News You Can Use From Leading Edge Homes
March 2013

David Letterman        

Why is there a picture of David Letterman above you ask?  Let me tell you...

While demolishing a terribly built family room addition earlier this month (it had pulled away from the original house and was sinking), it occurred to me that there were at least 10 things whomever built it had screwed up.  David Letterman is famous for his top ten lists and hence the connection.

10. Galvanized metal fittings connected to copper fittings

      (Dissimilar metals cause chemical reaction & leaks)

9.   Unprotected copper water pipe encased in concrete

      (Concrete causes copper to corrode & leak)

8.   No base sheet beneath top ply of roof covering

      (No protection for plywood deck & a leak waiting to happen)7.   Wood beam in direct contact with concrete post

      (Moisture in concrete will cause wood to rot)

6.   No wire mesh or fibers in concrete & no footers

      (The reason why the concrete was cracked & walls sinking)

5.   No rebar dowels embedded in slab

      (Block walls unattached to slab - pushed over by hand)

4.   Windows fastened to walls with just lots of caulking

      (Windows could have blown out in a hurricane)

3.   Stucco applied to wood - no tar paper/wire lath

      (Stucco severely cracked and wood beneath was rotted)

2.   Electrical wires encased in poured concrete columns

      (Electrical Code violation and fire hazard)

1.   One end of roof supported only by a 2"x2" wood strip

      (It's amazing the roof had not collapsed yet)

 Holland - Before


Now that I'm carried away with top ten lists, enjoy the following two articles containing more of them.

Till next month...



Todd Perry
Leading Edge Homes, Inc.


Ten Things to Expect When Remodeling
  1. Dust.  Even when temporary plastic sheeting walls are erected, a fine layer of dust and dirt will still get passed it.  Remember to change the air filters on your HVAC system often.
  2. Noise.  There is no way to get around it - from circular saws to air guns and compressors, construction is noisy.  Plan to take a daytime nap somewhere else or invest in a good set of ear muffs if the noise will bother you.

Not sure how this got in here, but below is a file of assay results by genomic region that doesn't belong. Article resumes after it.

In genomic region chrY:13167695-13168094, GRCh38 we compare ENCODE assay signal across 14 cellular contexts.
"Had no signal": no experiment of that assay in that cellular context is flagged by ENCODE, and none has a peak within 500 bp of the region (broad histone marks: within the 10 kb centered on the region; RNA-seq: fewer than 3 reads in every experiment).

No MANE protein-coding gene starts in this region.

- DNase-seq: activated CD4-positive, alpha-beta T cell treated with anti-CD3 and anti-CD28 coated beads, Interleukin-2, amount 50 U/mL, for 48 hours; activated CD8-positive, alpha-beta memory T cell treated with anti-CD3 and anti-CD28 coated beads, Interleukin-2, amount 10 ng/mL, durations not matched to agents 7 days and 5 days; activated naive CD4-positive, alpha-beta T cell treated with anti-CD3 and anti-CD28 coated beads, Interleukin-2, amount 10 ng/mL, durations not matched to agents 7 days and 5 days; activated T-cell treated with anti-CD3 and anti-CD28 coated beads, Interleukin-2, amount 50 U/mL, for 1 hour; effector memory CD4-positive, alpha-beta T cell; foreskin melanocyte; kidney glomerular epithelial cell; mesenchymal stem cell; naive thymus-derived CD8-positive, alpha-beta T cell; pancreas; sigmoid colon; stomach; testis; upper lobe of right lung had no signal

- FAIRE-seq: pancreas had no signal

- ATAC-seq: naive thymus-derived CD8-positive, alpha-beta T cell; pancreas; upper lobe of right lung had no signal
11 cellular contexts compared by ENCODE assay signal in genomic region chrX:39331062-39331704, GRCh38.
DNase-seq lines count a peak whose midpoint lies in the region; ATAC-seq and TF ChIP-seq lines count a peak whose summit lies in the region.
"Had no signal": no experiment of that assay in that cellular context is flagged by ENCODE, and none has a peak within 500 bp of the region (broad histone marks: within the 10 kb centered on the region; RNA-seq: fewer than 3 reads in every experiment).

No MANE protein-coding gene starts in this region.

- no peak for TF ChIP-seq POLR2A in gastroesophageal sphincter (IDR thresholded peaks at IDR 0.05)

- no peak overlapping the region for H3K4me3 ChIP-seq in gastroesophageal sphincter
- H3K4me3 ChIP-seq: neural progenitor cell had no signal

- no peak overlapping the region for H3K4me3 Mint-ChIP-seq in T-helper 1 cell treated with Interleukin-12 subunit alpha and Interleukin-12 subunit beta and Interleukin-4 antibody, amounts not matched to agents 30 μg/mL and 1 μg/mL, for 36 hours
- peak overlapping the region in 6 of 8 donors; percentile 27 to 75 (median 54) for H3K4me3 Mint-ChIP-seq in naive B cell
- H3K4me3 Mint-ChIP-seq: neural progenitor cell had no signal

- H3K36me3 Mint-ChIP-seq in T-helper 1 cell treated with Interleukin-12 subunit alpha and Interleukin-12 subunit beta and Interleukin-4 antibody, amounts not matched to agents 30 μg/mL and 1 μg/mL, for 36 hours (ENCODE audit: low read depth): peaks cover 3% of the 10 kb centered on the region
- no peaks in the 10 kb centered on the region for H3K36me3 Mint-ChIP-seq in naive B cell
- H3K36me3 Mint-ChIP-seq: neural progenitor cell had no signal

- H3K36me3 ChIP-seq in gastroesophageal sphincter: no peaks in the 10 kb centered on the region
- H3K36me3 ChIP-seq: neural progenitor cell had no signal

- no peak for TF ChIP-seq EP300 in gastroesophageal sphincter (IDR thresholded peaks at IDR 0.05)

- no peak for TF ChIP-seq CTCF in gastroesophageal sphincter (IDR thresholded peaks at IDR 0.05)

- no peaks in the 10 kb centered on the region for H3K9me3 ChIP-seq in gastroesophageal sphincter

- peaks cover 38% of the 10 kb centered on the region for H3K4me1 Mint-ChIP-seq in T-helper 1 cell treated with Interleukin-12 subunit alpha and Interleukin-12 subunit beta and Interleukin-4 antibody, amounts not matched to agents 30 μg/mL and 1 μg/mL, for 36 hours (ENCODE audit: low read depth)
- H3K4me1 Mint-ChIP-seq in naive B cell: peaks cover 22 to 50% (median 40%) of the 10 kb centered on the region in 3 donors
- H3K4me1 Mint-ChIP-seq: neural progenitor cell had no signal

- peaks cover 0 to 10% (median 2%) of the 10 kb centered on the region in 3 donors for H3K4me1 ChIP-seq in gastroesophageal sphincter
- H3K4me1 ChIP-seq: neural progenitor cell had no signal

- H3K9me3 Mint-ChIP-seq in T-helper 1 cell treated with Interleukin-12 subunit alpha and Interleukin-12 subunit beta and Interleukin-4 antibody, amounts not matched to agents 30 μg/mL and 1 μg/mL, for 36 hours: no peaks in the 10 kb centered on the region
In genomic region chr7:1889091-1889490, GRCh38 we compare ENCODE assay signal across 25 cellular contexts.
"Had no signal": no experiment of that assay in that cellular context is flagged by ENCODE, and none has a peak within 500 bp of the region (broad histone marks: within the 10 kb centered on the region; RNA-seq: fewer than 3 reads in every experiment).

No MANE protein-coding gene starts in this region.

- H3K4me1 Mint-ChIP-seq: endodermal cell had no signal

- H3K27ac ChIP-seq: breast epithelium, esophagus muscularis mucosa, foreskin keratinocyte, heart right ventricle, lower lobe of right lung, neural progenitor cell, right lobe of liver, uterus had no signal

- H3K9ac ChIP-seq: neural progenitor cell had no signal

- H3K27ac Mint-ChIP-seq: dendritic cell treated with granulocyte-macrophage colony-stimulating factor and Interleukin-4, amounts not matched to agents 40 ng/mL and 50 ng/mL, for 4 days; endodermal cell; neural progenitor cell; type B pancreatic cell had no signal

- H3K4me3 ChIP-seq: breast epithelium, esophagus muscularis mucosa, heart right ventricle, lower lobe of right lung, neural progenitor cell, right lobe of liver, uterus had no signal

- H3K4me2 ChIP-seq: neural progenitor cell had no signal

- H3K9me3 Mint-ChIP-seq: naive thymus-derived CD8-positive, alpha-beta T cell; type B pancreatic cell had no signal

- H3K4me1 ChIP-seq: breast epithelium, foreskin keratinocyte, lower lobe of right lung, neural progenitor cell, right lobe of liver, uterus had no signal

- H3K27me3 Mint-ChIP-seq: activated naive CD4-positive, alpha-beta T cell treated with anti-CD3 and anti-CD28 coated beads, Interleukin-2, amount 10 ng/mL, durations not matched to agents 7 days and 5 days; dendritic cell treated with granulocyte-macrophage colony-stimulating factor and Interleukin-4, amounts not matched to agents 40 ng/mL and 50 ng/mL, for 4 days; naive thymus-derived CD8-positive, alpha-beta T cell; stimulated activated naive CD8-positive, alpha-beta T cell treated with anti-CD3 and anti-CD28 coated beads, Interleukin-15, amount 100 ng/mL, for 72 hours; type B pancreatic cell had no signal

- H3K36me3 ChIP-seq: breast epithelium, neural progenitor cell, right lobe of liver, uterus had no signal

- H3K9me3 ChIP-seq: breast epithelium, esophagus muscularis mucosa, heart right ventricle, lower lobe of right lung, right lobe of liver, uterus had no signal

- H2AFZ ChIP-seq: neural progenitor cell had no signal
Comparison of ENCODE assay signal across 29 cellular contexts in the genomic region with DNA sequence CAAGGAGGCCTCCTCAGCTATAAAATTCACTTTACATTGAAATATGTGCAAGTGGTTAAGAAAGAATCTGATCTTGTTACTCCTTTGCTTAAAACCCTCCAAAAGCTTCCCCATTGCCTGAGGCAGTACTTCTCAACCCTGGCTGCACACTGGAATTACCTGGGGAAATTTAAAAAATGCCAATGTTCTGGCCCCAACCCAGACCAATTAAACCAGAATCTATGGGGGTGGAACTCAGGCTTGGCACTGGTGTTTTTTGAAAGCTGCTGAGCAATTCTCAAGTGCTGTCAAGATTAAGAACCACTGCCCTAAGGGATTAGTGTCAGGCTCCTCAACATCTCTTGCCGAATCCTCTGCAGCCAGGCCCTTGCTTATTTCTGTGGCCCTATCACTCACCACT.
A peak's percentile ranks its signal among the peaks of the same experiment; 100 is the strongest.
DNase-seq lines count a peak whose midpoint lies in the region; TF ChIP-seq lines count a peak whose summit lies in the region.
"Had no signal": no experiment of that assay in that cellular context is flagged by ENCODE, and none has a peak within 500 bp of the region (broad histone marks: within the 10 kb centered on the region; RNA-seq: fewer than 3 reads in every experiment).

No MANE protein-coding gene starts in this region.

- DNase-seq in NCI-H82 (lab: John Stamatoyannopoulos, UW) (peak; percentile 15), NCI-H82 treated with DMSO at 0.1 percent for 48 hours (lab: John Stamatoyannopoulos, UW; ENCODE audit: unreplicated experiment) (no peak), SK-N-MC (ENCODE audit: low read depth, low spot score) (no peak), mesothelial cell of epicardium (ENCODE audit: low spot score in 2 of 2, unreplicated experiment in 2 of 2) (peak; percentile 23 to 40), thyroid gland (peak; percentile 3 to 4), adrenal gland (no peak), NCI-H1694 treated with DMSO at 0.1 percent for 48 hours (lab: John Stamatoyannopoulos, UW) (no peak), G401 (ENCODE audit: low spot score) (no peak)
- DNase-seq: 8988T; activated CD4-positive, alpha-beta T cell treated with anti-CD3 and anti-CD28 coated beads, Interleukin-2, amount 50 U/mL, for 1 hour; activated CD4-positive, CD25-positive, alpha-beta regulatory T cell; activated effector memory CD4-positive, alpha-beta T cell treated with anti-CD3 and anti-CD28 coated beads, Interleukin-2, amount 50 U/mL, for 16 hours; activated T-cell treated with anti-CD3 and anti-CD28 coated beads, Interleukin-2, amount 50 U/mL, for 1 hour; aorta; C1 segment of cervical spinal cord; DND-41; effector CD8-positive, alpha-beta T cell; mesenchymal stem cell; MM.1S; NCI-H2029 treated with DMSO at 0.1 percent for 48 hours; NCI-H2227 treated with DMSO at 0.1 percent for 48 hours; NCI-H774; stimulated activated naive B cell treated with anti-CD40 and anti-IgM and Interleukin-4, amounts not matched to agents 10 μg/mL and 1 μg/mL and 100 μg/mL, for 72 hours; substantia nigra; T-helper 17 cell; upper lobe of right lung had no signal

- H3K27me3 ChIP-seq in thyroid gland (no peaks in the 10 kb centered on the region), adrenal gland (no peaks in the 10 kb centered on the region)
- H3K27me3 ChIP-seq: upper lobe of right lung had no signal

3. Soaring highs.  It may be the demolition of those ugly kitchen cabinets you've hated for years or the installation of drywall signaling a milestone toward completion.  Celebrate them.
  4. A few sighs.  You may become tired of making so many decisions or writing large checks.  Don't be discouraged, it will be worth it when the project is complete.
  5. The unexpected.  Lead based paint, crooked existing walls, or a cracked tie beam.  No, you won't be laughing but neither will the contractor.
  6. Change orders.  You may want to upgrade materials or add to the scope of work.  Yes it will cost more and the project may take longer, but you will be enjoying the new or remodeled area for years to come.
  7. Cash concerns.  You may start getting upset over the amount of money you are spending, especially if you have made many change orders.  A good rule of thumb is to set aside a minimum of 10% of the project cause for extras.  Doing so will help alleviate some of the stress.
  8. Delays.  Rain storms, sub-contractors not showing up, materials on back order - the list is endless.  Construction is far from a perfect world.  You need to be resilient.
  9. Decisions.  Where do you want the switches, how high should the fixture be hung, oil-rubbed bronze or chrome?  Count on lots of questions. Your selection of a contractor is just the first of many decisions you will have to make.